Aesculap Knee Replacement Lawsuit Update 2018

July 16, 2018

A new lawsuit was just filed against Aesculap, a division of B. Braun, regarding a problem with the company’s prosthetic knee replacement devices.

According to the suit, the company was aware of the problem with the effectiveness of the bonding agent used in its ceramic-coated knee replacement devices, but did not correct the problem or warn consumers of the risk.

The lawsuit alleges a solution does exist.

According to the claim, Aesculap Implant Systems has a German patent on a corrective feature, but it has yet to be incorporated into the manufacturing of devices.

There are currently 30 claims pending regarding knee replacement recipients who experienced device failure when the glue from their implant did not bond properly and the device loosened. Fixing the problem required risky follow-up corrective surgeries.

According to surgeons performing the follow-up procedures, devices could be easily removed without having to cut through any bone cement – the bonding agent used to adhere the device in place. This should be something that is a part of all corrective procedures.

Manufacturer Failed to Take Corrective Action

Surgeons, as well as some sales reps and employees of the company, all claim to have notified the manufacturer when they learned of the problem.

The lawsuits against Aesculap allege that despite the company’s awareness of the problem, it failed to take any corrective action and intentionally concealed the issue from the medical community, sales representatives, and the US Food and Drug Administration.

According to attorneys for plaintiffs in the lawsuits, Aesculap took advantage of an FDA approval program that fast-tracks new medical devices and drugs. When a new product is similar to one that is already on the market, manufacturers can avoid the lengthy approval process and receive approval without subjecting their product to testing by applying for approval under the 510(k) process.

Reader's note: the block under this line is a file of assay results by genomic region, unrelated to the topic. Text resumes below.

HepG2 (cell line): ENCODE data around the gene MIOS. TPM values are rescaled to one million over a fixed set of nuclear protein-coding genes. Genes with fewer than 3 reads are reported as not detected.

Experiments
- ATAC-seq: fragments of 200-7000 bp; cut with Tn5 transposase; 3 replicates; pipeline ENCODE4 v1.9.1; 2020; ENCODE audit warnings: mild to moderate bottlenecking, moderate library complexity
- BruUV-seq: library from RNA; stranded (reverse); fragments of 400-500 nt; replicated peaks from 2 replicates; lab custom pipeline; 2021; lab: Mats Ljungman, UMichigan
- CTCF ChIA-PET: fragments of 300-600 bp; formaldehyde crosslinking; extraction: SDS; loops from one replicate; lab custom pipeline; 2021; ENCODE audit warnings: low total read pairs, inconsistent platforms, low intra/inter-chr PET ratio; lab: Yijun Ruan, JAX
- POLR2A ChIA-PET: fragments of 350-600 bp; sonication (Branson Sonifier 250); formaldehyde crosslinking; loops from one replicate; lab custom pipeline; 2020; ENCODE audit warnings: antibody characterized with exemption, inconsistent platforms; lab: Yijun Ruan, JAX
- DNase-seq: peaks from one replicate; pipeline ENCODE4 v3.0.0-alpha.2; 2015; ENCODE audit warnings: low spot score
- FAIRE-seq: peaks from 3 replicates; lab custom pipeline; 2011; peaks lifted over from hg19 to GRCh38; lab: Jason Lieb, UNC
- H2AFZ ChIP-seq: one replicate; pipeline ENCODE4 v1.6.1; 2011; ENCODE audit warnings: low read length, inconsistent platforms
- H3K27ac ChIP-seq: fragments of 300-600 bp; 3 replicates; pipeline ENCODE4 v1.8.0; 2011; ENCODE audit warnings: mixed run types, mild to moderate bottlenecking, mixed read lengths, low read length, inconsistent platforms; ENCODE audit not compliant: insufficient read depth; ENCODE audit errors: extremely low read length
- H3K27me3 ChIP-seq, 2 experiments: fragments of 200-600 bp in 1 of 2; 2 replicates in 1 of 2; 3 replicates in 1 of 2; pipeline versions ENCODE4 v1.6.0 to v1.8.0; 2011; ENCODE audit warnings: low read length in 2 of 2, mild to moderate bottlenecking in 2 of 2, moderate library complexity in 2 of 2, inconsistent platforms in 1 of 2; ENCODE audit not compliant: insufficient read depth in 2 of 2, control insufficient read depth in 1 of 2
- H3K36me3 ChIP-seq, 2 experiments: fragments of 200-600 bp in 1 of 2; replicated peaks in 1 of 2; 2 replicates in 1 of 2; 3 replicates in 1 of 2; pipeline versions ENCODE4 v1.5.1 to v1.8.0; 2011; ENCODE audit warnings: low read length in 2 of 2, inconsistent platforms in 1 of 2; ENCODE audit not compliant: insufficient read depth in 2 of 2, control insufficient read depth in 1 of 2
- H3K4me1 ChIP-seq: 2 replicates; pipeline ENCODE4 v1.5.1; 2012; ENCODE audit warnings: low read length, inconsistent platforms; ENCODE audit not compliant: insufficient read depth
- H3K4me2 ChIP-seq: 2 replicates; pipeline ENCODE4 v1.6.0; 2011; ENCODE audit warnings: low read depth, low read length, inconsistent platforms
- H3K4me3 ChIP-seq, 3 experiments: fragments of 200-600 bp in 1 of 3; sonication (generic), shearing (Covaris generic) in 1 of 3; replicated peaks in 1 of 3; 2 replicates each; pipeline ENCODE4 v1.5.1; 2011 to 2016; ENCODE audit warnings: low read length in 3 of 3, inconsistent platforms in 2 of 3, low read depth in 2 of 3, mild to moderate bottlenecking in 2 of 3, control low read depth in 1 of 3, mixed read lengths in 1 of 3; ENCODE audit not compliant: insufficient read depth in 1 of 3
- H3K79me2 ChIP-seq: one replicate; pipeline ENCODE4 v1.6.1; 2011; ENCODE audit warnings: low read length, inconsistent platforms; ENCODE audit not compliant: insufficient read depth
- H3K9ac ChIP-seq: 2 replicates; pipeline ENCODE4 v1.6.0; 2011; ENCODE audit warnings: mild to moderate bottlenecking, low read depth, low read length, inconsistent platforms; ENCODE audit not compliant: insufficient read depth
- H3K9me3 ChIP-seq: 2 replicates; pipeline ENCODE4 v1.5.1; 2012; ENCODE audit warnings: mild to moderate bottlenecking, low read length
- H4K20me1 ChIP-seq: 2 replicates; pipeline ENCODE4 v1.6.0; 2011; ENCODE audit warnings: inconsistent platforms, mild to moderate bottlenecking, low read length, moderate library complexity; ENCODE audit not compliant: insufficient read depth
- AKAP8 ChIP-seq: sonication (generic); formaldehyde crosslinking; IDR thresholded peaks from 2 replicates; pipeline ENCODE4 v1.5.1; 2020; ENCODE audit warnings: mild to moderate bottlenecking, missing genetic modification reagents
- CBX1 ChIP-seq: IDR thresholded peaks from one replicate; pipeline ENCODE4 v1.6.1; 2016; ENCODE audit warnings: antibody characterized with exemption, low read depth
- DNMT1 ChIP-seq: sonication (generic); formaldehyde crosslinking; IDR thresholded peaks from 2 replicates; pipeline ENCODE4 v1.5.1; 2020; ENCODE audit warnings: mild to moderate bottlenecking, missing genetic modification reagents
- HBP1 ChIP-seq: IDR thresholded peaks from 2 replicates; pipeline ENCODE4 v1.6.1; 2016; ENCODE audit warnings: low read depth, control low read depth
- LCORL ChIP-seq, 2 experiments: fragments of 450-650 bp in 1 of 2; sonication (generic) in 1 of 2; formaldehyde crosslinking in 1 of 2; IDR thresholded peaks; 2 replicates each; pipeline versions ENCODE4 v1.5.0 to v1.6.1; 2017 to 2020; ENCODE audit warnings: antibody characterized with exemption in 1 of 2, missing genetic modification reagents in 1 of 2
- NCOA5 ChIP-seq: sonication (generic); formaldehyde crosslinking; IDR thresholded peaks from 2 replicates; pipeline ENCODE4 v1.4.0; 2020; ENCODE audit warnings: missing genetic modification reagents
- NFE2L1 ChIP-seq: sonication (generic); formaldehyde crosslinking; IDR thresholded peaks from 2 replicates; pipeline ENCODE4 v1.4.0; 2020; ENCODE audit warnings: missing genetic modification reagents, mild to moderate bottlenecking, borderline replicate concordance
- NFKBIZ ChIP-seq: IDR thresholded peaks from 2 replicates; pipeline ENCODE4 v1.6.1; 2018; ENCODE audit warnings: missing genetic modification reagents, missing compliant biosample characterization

Aesculap received approval to market its “advanced surface” ceramic-coated knee replacements because they described them as “substantially similar” to existing products. However, FDA approval does not alleviate manufacturer responsibility.

Plaintiffs claim the company had a duty to report failures of its product and alert consumers to the risks associated with the knee replacement device. The people who have chosen to take legal action have suffered serious injuries and have been forced to endure risky follow-up procedures to correct the problem. None of them were aware of the risks associated with their devices when they chose to undergo their initial procedure.

Lawsuit against Aesculap Filed in Philadelphia County Court

Those affected by the faulty knee replacement devices have taken legal action.

The latest lawsuit followed an attempt to file a claim in November in Los Angeles Superior Court on behalf of more than two dozen plaintiffs who suffered the need for corrective follow-up surgery after receiving defective implants. The original case was dismissed when Aesculap challenged whether that court had jurisdiction over the case. It was later refiled in Pennsylvania, home state of three of the 31 plaintiffs named in the suit, and in Philadelphia where at least one plaintiff underwent corrective procedures.

The current suit claims plaintiffs endured the need for follow-up surgery when their implants loosened due to the glue not properly bonding after placement.

Aesculap developed its ceramic-coated implants in an effort to reduce the risks associated with metal-on-metal implants, but the coating causes moisture to accumulate on the surface of the implant under the cement bonding agent, interfering with its ability to perform as needed.

According to the lawsuit, Aesculap was aware or should have been aware of the problem and taken action to correct the issue and inform consumers of the risk.